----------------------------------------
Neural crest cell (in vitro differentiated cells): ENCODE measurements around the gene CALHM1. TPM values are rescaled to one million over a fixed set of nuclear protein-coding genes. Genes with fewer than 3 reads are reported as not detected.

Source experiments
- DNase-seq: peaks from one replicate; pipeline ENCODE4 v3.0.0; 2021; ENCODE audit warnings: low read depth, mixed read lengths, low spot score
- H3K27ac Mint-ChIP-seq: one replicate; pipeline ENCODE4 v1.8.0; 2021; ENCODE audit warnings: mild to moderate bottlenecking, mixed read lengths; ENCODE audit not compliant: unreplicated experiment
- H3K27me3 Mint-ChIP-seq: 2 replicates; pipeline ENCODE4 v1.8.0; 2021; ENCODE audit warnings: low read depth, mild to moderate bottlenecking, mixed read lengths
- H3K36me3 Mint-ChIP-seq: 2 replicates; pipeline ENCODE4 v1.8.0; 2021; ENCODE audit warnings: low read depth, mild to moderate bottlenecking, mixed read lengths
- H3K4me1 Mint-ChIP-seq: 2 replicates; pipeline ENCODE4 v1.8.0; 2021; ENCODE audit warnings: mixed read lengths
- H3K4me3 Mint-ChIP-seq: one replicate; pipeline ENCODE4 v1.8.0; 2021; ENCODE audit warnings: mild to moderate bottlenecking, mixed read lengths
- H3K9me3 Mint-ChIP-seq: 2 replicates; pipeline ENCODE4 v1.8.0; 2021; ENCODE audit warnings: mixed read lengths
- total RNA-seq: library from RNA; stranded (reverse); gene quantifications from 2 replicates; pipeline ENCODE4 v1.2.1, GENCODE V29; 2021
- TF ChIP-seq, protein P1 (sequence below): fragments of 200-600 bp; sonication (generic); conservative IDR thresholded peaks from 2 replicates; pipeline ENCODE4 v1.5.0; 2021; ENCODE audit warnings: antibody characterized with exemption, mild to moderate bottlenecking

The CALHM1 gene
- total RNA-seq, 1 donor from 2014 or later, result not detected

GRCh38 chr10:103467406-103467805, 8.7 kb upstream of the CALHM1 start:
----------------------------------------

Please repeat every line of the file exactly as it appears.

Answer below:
Neural crest cell (in vitro differentiated cells): ENCODE measurements around the gene CALHM1. TPM values are rescaled to one million over a fixed set of nuclear protein-coding genes. Genes with fewer than 3 reads are reported as not detected.

Source experiments
- DNase-seq: peaks from one replicate; pipeline ENCODE4 v3.0.0; 2021; ENCODE audit warnings: low read depth, mixed read lengths, low spot score
- H3K27ac Mint-ChIP-seq: one replicate; pipeline ENCODE4 v1.8.0; 2021; ENCODE audit warnings: mild to moderate bottlenecking, mixed read lengths; ENCODE audit not compliant: unreplicated experiment
- H3K27me3 Mint-ChIP-seq: 2 replicates; pipeline ENCODE4 v1.8.0; 2021; ENCODE audit warnings: low read depth, mild to moderate bottlenecking, mixed read lengths
- H3K36me3 Mint-ChIP-seq: 2 replicates; pipeline ENCODE4 v1.8.0; 2021; ENCODE audit warnings: low read depth, mild to moderate bottlenecking, mixed read lengths
- H3K4me1 Mint-ChIP-seq: 2 replicates; pipeline ENCODE4 v1.8.0; 2021; ENCODE audit warnings: mixed read lengths
- H3K4me3 Mint-ChIP-seq: one replicate; pipeline ENCODE4 v1.8.0; 2021; ENCODE audit warnings: mild to moderate bottlenecking, mixed read lengths
- H3K9me3 Mint-ChIP-seq: 2 replicates; pipeline ENCODE4 v1.8.0; 2021; ENCODE audit warnings: mixed read lengths
- total RNA-seq: library from RNA; stranded (reverse); gene quantifications from 2 replicates; pipeline ENCODE4 v1.2.1, GENCODE V29; 2021
- TF ChIP-seq, protein P1 (sequence below): fragments of 200-600 bp; sonication (generic); conservative IDR thresholded peaks from 2 replicates; pipeline ENCODE4 v1.5.0; 2021; ENCODE audit warnings: antibody characterized with exemption, mild to moderate bottlenecking

The CALHM1 gene
- total RNA-seq, 1 donor from 2014 or later, result not detected

GRCh38 chr10:103467406-103467805, 8.7 kb upstream of the CALHM1 start: